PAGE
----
Views of nature of science questionnaire: Toward valid and meaningful assessment of learners' conceptions of nature of science

Authors

  • Norm G. Lederman,

    1. Department of Mathematics and Science Education, Illinois Institute of Technology, 226 Engineering 1, 10 West 32nd Street, Chicago, Illinois 60616
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  • Fouad Abd-El-Khalick,

    Corresponding author
    1. College of Education, University of Illinois at Urbana-Champaign, 311 Education Building, 1310 South Sixth Street, Champaign, Illinois 61820
    • College of Education, University of Illinois at Urbana-Champaign, 311 Education Building, 1310 South Sixth Street, Champaign, Illinois 61820.
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  • Randy L. Bell,

    1. Curry School of Education, Ruffner Hall, University of Virginia, 405 Emmet Street, Charlottesville, Virginia 22903-2495
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  • Renée S. Schwartz

    1. Department of Science and Mathematics Education, Oregon State University, 239 Weniger Hall, Corvallis, Oregon 97331
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Abstract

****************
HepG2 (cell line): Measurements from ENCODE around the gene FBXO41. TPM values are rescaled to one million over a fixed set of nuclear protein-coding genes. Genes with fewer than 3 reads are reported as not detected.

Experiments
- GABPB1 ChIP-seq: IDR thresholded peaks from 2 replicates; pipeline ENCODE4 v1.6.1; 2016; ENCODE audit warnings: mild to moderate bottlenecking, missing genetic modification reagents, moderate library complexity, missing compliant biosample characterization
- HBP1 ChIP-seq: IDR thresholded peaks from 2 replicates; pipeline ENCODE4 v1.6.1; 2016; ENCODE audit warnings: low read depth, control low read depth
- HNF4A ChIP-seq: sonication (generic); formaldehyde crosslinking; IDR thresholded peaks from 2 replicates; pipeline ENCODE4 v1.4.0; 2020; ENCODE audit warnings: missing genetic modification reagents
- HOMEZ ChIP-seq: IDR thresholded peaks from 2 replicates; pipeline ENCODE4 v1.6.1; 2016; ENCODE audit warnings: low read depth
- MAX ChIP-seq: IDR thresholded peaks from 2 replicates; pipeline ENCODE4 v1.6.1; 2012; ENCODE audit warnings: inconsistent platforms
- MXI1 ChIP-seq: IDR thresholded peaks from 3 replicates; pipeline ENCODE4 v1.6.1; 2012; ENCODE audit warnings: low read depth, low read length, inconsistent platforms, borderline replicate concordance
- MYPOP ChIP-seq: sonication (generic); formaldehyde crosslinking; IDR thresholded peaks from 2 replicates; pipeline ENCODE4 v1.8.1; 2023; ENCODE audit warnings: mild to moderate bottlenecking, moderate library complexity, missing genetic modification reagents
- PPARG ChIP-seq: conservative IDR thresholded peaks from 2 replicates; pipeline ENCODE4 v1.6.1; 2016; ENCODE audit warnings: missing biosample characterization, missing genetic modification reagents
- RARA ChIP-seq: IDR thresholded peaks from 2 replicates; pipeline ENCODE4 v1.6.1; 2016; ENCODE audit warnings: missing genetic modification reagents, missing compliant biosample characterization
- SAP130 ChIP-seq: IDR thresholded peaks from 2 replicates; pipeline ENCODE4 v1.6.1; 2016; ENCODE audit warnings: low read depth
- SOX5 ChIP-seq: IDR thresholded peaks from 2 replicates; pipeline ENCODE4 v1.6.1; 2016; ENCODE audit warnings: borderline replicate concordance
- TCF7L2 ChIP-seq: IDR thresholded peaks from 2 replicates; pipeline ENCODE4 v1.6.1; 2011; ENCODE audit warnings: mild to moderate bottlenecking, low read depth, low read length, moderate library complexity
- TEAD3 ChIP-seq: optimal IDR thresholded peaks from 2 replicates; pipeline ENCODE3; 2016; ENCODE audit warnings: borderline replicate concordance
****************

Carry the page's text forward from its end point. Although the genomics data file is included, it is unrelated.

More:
Helping students develop informed views of nature of science (NOS) has been and continues to be a central goal for kindergarten through Grade 12 (K–12) science education. Since the early 1960s, major efforts have been undertaken to enhance K–12 students and science teachers' NOS views. However, the crucial component of assessing learners' NOS views remains an issue in research on NOS. This article aims to (a) trace the development of a new open-ended instrument, the Views of Nature of Science Questionnaire (VNOS), which in conjunction with individual interviews aims to provide meaningful assessments of learners' NOS views; (b) outline the NOS framework that underlies the development of the VNOS; (c) present evidence regarding the validity of the VNOS; (d) elucidate the use of the VNOS and associated interviews, and the range of NOS aspects that it aims to assess; and (e) discuss the usefulness of rich descriptive NOS profiles that the VNOS provides in research related to teaching and learning about NOS. The VNOS comes in response to some calls within the science education community to go back to developing standardized forced-choice paper and pencil NOS assessment instruments designed for mass administrations to large samples. We believe that these calls ignore much of what was learned from research on teaching and learning about NOS over the past 30 years. The present state of this line of research necessitates a focus on individual classroom interventions aimed at enhancing learners' NOS views, rather than on mass assessments aimed at describing or evaluating students' beliefs. © 2002 Wiley Periodicals, Inc. J Res Sci Teach 39: 497–521, 2002

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